Community Choirs Vs. Fight Club
May 7, 2015
A film blogger’s left-of-field comparison between Fight Club and community singing…
Everybody knows the first rule about Fight Club is: you do not talk about Fight Club. Less are familiar with the second rule of Fight Club: you DO NOT talk about Fight Club. What people do not know is how Fight Club creator Tyler Durden’s rules echo Creativity Australia’s With One Voice choirs. The first rule of the choir is: you do talk about the choir. The second rule of course is: you DEFINITELY DO talk about the choir.
The parallels go further than simply changing an environment from one of exclusivity to one that is wholly inclusive. However, that being said, it must be made very clear that the With One Voice choirs are peaceful gatherings where anyone is welcome!
In the 1999 satire Fight Club, men would gather around to fight bare-knuckle to find some form of cathartic primal release. This is hardly in line with Work Safe regulations, so Creativity Australia went a different way, choosing the slightly more socially acceptable activity of group singing. The irony is that group singing, specifically “choir” singing, is about as embraced by males as fighting is – which is not very.
There are a few reasons that contribute to the stigma of choirs that reflect the themes at play in Fight Club, namely it challenges the stereotype of what it means to be a man. Sport, beer, and girls aren’t readily accessible in a choir. Compounding the issue is the word “choir”, which for some has religious or school connotations. Yet this is not the case for the With One Voice choirs, where each choir takes on its own identity, gathering young and old, singing anything from karaoke classics to pop hits and gospel.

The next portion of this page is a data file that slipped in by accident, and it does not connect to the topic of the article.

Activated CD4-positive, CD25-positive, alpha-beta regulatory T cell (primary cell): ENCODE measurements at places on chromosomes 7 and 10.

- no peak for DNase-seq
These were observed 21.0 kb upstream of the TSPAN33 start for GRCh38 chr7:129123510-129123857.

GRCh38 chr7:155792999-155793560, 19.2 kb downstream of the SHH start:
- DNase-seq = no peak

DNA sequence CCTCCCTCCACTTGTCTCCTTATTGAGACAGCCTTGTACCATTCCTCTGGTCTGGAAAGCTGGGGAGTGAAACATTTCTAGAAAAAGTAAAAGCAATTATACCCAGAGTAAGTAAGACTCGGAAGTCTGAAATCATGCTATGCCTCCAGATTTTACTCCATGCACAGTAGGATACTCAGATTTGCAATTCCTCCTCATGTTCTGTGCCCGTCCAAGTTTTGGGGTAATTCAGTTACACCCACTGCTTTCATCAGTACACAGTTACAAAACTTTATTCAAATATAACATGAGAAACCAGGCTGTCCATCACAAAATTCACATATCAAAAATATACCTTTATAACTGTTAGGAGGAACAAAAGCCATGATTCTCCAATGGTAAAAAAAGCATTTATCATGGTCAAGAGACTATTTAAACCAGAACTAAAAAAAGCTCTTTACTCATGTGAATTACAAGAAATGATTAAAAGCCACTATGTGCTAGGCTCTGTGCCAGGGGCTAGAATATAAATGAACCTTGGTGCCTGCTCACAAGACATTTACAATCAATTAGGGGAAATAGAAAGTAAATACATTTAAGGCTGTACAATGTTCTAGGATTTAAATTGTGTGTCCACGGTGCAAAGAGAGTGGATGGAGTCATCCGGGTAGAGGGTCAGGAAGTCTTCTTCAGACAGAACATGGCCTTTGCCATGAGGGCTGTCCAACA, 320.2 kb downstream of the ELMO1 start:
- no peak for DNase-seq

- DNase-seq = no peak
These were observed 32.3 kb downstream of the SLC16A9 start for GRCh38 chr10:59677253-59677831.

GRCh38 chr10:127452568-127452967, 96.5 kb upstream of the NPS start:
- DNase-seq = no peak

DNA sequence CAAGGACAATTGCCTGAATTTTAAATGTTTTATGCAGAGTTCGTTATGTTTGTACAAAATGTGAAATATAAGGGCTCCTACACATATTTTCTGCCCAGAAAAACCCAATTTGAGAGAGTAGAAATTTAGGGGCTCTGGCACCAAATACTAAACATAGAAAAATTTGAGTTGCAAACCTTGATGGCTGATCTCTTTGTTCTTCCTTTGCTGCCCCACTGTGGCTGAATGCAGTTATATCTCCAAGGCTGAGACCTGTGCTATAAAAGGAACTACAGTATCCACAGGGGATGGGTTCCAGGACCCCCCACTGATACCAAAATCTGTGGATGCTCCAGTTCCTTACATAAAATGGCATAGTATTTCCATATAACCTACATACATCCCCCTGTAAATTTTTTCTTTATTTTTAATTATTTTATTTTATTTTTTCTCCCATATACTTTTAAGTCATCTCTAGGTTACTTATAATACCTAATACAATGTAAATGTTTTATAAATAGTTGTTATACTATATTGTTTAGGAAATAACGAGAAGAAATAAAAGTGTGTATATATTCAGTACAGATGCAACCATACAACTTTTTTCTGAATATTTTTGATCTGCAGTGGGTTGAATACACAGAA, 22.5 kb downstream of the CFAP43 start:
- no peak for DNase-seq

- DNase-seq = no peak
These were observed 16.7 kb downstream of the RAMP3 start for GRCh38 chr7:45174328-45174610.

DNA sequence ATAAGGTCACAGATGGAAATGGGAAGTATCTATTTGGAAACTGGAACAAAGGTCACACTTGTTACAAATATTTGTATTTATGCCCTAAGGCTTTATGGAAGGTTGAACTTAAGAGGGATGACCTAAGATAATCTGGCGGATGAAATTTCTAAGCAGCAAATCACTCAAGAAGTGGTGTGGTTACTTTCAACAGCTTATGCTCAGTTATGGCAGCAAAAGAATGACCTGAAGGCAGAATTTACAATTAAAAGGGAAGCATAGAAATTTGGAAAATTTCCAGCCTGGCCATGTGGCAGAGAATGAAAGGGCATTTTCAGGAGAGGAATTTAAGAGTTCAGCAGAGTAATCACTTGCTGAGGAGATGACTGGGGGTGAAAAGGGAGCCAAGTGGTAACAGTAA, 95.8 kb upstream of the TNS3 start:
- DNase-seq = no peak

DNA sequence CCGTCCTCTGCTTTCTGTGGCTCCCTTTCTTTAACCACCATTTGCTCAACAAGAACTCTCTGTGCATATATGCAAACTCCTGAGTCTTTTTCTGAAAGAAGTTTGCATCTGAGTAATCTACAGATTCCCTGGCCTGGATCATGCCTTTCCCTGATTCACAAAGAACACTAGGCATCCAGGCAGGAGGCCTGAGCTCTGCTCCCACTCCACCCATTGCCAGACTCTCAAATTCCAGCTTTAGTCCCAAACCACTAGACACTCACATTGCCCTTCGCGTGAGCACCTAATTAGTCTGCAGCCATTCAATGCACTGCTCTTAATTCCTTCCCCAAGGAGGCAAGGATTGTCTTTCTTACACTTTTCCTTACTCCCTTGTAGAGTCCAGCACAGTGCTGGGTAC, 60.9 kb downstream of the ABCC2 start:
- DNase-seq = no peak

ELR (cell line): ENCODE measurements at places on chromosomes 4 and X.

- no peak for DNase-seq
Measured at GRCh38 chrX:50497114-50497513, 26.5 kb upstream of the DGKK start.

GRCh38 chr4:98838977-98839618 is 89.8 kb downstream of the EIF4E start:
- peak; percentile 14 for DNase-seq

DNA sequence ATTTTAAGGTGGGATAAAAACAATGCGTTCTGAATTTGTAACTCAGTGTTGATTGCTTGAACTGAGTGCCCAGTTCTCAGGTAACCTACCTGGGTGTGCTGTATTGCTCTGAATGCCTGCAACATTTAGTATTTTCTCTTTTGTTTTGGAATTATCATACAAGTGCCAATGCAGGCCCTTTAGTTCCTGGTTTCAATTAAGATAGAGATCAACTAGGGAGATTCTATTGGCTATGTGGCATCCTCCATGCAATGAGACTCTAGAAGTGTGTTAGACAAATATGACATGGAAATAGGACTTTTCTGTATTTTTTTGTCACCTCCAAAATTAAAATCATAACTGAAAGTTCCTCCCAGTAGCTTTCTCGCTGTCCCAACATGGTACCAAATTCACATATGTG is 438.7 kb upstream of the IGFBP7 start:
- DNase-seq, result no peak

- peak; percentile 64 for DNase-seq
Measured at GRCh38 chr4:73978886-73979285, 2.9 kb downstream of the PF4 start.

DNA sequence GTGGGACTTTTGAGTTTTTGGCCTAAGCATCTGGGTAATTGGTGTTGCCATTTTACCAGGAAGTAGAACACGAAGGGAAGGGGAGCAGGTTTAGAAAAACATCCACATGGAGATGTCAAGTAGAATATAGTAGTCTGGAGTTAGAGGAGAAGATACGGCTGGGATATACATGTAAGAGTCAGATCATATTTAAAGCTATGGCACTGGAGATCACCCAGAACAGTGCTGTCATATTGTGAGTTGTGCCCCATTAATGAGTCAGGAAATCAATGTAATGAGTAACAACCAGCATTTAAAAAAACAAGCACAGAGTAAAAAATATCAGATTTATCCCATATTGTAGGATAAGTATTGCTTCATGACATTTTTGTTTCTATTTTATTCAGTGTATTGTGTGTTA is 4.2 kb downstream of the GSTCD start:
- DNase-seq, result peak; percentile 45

Then of course there is the fear; the fear of not being able to sing, of being judged, and of being made to look foolish in a room full of strangers. But like Fight Club, in a roundabout way, With One Voice choirs offer communities of support, a means of exercise and release, and the chance to do something very different. It takes courage to stand toe-to-toe with another man and trade punches, but how many would feel more comfortable doing that instead of standing toe-to-toe with a group of people singing?
Tania de Jong AM is to With One Voice what Tyler Durden is to Fight Club. Where Durden saw a path of self-destruction as a means of social inclusion and restoration, Founder and Chair de Jong saw a stream of hope in inclusion and singing as way to end social isolation. The choirs aim to bring people together who may be suffering some form of hardship, be it a disability, isolation or depression, or those who’ve recently relocated to Australia. Not everyone who attends are facing hardships, many participants are people looking to try new form of therapeutic release, who want a chance to sing, or just simply want to be part of and give back to the wider community.
The choirs are backed with the science that group singing releases endorphins, a hormone associated with pleasure. During a recent study into the With One Voice choirs, Swinburne University found 98% of participants experience less stress, and 66% feel less depressed (take into account that not everyone who goes to the choir are depressed).
The With One Voice choirs meet weekly in various in three states of Australia, with pilot programs starting internationally. For Victorians, you can find them on a Tuesday from 5:30pm at the Sofitel Melbourne on Collins. Or in St Kilda and Geelong on Mondays, and Footscray on Thursdays, they’re even found in Sydney and Brisbane on Tuesdays and Wednesdays respectively.
On August 1, Creativity Australia will relaunch a campaign to celebrate the benefits of community singing and raise money to support participation for choir members in need. The campaign is called Sing for Good (formerly Sing for Spring), and aims to be as big as Movember. All it requires is uploading a video of a group of you and whoever you like singing, with a donation encouraged.
Like Tyler Durden’s Fight Club, which started sprouting up everywhere, Creativity Australia aim to eventually have entrants from every postcode in Australia.